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Sun, 12.02.1928

The Conant Gardens Community is Formed

*Conant Gardens is celebrated on December 2, 1928.  This is a Black neighborhood in northeast Detroit, Michigan. 

The community was not very densely populated until the 1920s due to the automobile industry boom. Named after reluctant abolitionist Shubael Conant, Conant Gardens was to be developed for white-collar Ford workers, but there was a lack of interest. However, the industrial boom also led to a large, prosperous black population who could not find neighborhoods in which they could safely live due to violence and covenant restrictions. 

Around 1928, several Blacks took advantage of the area's lack of deed restrictions for Blacks who wished to purchase property.  Historically, the neighborhood was the most prosperous Black neighborhood in that city, and its residents were the most highly educated.  Conant Gardens is in northeast Detroit, Michigan, located just west of Detroit's Krainz Woods neighborhood.  It is located between Conant Street and the City of Highland Park, north of the City of Hamtramck. 

Seven Mile Road was the boundary between Conant Gardens and a White working-class area.  The neighborhood boundaries are Conant Street, East Seven Mile, Ryan Road, and East Nevada Street.  It is located almost 8 miles from Paradise Valley.  Due to its proximity to Krainz Woods, the neighboring community is sometimes mistaken as within Conant Gardens. Pershing High School is located in Conant Gardens, near the residential area. 

In the early 1940s, the community protested against the construction of the Sojourner Truth Housing project, a federally funded public housing project. The residents of Conant Gardens allied with nearby white homeowners associations; Thomas J. Sugrue, author of The Origins of the Urban Crisis: Race and Inequality in Postwar Detroit, characterizes the alliance as "unlikely"  In 1966, the Whites in Krainz Woods wanted to recruit middle-class Blacks in Conant Gardens to oppose public housing.  In a Black newspaper, the Krainz Woods Neighborhood Organization posted an advertisement asking for Conant Gardens residents to meet at an area church to protest a proposed scattered-site housing and open occupancy.  

Thomas J. Sugrue, the author of The Origins of the Urban Crisis: Race and Inequality in Postwar Detroit, said that in its heyday, Conant Gardens was "more suburban than urban, surrounded by open fields and remote from the city's business and industrial districts."  The neighborhood had single-family detached houses, many of which had large lawns. The streets were lined with trees. Sugrue said the houses were modern, the lawns were "well-manicured," and the streets were "quiet."  In the 1940s and 1950s, many of the residents moved to Conant Gardens. They included business people, lawyers, ministers, and teachers.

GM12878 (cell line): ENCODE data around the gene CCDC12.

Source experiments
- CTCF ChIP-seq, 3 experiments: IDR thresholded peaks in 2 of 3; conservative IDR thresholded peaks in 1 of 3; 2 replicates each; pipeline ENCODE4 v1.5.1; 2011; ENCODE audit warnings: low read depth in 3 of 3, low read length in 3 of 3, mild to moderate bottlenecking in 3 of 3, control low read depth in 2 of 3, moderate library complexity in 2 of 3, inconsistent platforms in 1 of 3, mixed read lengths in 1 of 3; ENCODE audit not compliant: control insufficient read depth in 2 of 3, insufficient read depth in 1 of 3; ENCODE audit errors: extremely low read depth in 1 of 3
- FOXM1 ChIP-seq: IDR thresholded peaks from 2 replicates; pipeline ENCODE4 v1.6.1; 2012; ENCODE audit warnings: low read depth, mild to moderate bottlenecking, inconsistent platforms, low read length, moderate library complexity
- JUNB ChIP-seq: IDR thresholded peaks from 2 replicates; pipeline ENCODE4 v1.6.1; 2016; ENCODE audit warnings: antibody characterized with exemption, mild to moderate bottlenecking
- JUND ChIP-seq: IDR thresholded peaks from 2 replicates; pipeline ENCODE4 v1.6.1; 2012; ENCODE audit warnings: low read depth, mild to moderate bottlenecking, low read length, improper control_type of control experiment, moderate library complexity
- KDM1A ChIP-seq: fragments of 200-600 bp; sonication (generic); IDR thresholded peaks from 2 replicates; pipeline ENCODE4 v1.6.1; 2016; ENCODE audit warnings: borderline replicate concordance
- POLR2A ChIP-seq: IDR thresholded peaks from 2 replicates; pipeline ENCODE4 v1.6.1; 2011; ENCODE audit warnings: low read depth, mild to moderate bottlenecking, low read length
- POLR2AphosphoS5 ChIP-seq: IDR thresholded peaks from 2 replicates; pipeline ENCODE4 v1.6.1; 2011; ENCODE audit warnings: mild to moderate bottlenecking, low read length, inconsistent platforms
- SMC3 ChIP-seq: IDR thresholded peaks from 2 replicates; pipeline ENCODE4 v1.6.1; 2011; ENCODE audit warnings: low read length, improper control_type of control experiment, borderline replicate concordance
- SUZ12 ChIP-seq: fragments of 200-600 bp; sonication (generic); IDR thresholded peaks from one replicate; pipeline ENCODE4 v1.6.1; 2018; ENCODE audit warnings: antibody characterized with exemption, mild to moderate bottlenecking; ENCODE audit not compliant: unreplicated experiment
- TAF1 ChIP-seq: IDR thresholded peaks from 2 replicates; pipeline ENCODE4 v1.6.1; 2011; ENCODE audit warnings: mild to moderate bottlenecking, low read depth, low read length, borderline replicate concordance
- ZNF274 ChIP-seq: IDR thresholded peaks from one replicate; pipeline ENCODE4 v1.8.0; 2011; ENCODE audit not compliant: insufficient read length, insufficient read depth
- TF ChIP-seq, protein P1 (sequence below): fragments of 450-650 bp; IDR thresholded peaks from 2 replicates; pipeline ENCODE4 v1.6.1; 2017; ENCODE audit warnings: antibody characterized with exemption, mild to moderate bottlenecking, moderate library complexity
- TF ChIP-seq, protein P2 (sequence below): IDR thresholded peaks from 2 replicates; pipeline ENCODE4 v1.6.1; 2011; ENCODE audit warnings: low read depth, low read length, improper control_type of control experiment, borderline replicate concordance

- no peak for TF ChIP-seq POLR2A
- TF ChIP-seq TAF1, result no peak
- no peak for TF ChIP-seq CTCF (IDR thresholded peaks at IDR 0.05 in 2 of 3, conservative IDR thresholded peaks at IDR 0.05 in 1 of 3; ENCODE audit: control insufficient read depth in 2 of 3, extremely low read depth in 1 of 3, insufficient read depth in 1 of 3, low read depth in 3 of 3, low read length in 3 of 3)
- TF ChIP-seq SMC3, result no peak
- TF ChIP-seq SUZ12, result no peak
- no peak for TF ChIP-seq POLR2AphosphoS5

In 1950, in all neighborhoods with over 500 Black persons, the median income of black families and unrelated individuals of tracts 603 and 604, respectively, were the highest in Detroit; the tracts correspond to Conant Gardens. That year, 60% of the residents owned their houses.  Historically the residents had covenants that banned multi-family housing and other "undesirable uses" from Conant Gardens but never had deed restrictions that prohibited Black people from living there.  In 2001 the Conant Gardeners Club was writing a book about the neighborhood.

It is zoned to Detroit Public Schools. Residents are zoned to Mason K-8 School for elementary and middle school.  All residents are zoned to Pershing High School.  The current Mason was the former Farwell Elementary-Middle School. The previous Mason Elementary School closed in 2012 and consolidated into Farwell.  Previously Conant Gardens was zoned to Atkinson Elementary School.  At a later point, it was zoned to Van Zile Elementary School.  Residents were previously zoned to Farwell K-8 for middle school.  

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